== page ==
(I suspect the reality is that the brother-in-law is doing the bidding of the cabal, trying to find out how much Alex knows about the organization. They want to know what Alex is up to and how far he’s gotten in his investigation.)
So, what characteristic does Alex share with his brother-in-law? That’s easy, love for Alex’s late wife. In general, the ability to love another selflessly. Also, whether they want to admit it or not, they are family.
ii) How is this shared trait different from the antagonist’s primary trait?
For example, Sherlock and Watson are both loyal adventure seekers. Moriarty also sought adventure. like Sherlock Moriarty LOATHED boredom. But he wasn’t loyal. Loyalty wasn’t in his nature. Sherlock could love other humans, be loyal to them. Mycroft, on the other hand, could love, but only family, only people sufficiently like him.
So I'll say that Alex can love unselfishly while the murderer can't love. If she was faced with a choice between her life and that of her husband, she would choose herself. In the end, the only person she really, truly, cared for was herself.
iii) What one thing (skill/ability/disposition) contributes most to the murderer’s success?
For instance, Moriarty is lonely and bored, he’s basically a child ... if children could be specialist consulting criminals! He loves playing games with lives. His threat: to burn the heart out of Sherlock. This tells the reader something important about the detective: he has a heart. The skill that contributes most to the murderer’s success is, quite literally, heartlessness.
But what about MY murderer? What skill or characteristic contributes most to HER success? I think I’m going to borrow from Sherlock: heartlessness.
Caring about others, being willing to put one's own life in danger for them, is a strength but it's something a bad guy or gal could use against one. Having heart, though, makes the detective human because it makes them vulnerable. The murderer can take advantage of this because she doesn't share that particular characteristic with the detective.
iv) What one thing (skill/ability/disposition) contributes most to the detective’s success?
What one skill contributes most to Alex's success? We’ve just discussed this, above. I think it’s heart. Alex genuinely cares for people—his late wife, his brother-in-law—and would sacrifice himself for others.
c) The Murderer's Husband
The detective, Alex, had to go to Mark for a permit he needed. It’s a SMALL town and they became friendly.
NOTE: I need to explain why the murderer and her husband prefer to live in a small town rather than, say, Manhattan. Perhaps it has to do with her father? He grew up here, he’s devoted to the town.
d) The Murderer’s Father (Second Victim)
How is the detective connected to the second victim, the murderer’s father?
The murderer's father—Lydia's father—doesn’t like the detective. He views Alex as an outsider, which he is. Further, Lydia's father, let's call him Jim, belongs to a rival secret organization.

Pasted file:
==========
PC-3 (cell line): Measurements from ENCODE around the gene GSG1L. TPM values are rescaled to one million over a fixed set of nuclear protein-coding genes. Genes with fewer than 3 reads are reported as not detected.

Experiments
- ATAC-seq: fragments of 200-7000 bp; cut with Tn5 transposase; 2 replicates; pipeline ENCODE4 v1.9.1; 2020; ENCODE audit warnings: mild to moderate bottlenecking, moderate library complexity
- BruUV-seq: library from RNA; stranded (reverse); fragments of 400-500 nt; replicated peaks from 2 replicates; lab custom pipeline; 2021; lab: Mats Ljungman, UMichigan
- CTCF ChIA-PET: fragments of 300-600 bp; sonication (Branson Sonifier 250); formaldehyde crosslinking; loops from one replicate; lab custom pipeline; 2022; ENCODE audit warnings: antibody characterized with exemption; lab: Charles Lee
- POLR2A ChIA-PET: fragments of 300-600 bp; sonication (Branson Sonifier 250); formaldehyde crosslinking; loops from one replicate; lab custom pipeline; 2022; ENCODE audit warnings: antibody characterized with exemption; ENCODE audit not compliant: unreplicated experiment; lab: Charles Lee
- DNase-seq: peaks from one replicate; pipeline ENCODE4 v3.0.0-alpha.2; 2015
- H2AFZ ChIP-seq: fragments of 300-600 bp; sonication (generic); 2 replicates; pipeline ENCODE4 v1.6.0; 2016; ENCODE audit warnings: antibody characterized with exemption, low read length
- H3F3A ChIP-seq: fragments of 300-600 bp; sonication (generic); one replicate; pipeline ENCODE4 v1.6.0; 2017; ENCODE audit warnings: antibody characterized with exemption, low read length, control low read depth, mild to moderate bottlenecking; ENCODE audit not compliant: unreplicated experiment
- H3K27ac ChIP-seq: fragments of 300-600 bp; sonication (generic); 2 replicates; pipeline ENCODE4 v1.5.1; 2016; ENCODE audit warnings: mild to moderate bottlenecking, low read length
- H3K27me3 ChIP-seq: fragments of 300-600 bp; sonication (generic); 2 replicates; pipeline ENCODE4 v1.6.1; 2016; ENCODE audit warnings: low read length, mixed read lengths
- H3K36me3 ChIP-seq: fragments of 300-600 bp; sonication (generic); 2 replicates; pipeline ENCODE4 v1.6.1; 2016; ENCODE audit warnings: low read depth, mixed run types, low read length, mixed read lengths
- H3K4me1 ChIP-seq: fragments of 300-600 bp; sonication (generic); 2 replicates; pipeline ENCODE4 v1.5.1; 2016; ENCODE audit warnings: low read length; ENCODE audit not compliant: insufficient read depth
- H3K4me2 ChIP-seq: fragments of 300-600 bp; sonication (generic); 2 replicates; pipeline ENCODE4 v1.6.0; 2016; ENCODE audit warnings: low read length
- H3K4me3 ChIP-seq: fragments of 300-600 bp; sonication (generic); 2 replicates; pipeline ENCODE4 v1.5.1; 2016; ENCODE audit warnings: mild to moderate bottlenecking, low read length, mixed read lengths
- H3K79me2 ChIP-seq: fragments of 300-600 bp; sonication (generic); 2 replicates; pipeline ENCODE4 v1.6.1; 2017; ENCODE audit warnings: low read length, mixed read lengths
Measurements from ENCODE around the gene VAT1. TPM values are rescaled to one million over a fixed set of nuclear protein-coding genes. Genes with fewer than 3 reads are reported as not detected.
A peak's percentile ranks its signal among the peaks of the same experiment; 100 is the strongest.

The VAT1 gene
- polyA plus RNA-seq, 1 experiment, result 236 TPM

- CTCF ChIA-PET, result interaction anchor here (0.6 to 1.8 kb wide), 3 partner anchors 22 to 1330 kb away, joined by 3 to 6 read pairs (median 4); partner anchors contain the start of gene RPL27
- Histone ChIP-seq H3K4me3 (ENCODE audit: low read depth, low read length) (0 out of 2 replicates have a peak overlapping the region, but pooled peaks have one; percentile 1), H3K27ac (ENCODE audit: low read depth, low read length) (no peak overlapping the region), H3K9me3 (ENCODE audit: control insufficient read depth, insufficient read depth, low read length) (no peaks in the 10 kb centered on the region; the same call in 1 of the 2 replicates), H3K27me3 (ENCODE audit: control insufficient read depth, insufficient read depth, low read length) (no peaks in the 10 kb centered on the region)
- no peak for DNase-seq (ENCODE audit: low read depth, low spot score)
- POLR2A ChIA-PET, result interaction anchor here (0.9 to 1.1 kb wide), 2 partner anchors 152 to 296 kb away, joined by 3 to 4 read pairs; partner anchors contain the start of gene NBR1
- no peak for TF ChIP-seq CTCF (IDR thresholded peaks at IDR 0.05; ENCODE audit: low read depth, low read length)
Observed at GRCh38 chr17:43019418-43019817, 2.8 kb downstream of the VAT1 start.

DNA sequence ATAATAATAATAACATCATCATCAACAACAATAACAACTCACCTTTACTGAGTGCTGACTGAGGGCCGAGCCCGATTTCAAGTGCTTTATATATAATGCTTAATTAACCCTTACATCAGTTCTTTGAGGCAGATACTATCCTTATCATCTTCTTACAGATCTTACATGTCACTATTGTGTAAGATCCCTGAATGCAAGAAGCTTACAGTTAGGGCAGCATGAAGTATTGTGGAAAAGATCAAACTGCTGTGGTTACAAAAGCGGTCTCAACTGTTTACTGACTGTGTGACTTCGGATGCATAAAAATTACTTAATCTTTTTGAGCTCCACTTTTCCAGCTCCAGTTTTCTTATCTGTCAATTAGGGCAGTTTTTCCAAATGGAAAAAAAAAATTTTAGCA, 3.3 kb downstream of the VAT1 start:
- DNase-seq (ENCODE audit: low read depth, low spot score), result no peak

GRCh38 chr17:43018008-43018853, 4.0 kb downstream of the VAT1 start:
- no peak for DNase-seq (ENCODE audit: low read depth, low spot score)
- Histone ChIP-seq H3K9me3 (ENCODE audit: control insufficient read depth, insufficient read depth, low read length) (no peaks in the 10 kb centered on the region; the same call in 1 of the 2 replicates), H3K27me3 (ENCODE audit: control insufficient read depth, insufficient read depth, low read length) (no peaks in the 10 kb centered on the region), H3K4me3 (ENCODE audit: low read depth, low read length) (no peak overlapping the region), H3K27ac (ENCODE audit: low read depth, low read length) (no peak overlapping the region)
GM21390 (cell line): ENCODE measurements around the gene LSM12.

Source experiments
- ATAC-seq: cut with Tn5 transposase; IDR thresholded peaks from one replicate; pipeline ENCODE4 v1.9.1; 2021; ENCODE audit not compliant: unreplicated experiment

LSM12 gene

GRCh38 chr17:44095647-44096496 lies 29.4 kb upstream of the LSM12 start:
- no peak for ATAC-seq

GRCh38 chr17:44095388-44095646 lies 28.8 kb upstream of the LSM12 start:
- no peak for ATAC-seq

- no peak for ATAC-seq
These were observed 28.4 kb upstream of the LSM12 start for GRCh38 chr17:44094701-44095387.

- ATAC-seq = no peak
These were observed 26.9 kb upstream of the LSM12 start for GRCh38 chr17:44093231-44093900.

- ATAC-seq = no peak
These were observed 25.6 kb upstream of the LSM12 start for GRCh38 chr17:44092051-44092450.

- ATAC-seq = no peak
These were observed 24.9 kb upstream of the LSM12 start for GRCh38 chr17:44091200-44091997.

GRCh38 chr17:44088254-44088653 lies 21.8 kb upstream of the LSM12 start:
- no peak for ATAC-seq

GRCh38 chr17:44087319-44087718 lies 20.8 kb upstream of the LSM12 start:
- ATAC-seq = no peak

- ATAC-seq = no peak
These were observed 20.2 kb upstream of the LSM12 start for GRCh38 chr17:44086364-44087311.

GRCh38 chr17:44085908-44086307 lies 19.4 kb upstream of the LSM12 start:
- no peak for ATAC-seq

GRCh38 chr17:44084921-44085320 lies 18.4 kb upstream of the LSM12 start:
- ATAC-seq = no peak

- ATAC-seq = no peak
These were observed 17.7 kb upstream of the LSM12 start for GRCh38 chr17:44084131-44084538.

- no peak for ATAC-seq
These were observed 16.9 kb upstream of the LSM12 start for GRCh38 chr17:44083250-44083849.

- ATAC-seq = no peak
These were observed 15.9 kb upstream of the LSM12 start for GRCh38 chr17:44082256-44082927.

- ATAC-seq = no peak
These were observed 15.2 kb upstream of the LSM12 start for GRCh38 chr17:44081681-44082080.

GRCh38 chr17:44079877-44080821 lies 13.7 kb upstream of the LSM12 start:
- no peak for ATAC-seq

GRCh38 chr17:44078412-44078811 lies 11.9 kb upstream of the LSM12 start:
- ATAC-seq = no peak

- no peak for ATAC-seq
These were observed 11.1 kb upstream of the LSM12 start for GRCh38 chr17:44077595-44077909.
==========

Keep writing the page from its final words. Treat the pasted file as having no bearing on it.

(Too many secret organizations? Perhaps I could say Jim was a policeman tasked with bringing down the cabal.)
For whatever reason, Lydia's father, Jim, views the detective as a threat. Further, Jim believes the detective's late wife, Maria, was a fool for marrying Alex.
Why would Jim feel like this? Perhaps he had a crush on Maria's mother? Perhaps Maria's mother spurned Jim's advances and married someone wealthier with better social connections. Perhaps Jim bowed out of their relationship and insisted she make this choice. Perhaps Jim has regretted that ever since and his misgivings have made him a sour old man.
IDEA: Jim could have been paid off by the cabal. Perhaps that's how he got the seed money for his business. Perhaps he owes his wealth to the cabal and that has been chewing him up inside for decades.
Alex did what Jim didn't have the courage to do (he married the girl he loved even though the cabal tried to pay him off) and therefore Jim hates him.
e) The Murderer’s Brother
The murderer’s brother is also Lydia's first victim.
I don't think Alex is connected to the murderer’s brother. Alex hasn’t been in the town all that long and they don't meet prior to his murder. The brother is off on vacation, indulging in an extreme sport. His death is thought to be a tragic accident at first.
Please indulge me while I say a quick word about settings. In terms of setting, what we want to do is ratchet up interest through contrast. Think of a demon in a church; that’s contrast.
Meadowmead. I see the town as a sleepy eastern town. Picturesque. I know it’s an older movie, but Practical Magic had gorgeous sets that captured the atmosphere I'm looking for.
Most of the townsfolk believe in family, community, love, and loyalty.
a) Detective's Lair in Meadowmead
I started to talk about Alex’s lair in the last post but didn’t get far. I have a few more ideas now. He has rooms above his restaurant.
Alex has a way with technology. He builds his own computers, uses a version of the Linux OS, and shuns the Chrome browser in favor of Tor. He has made his home ‘smart’ (IoT and all that) which means that his home occasionally malfunctions in hilarious ways.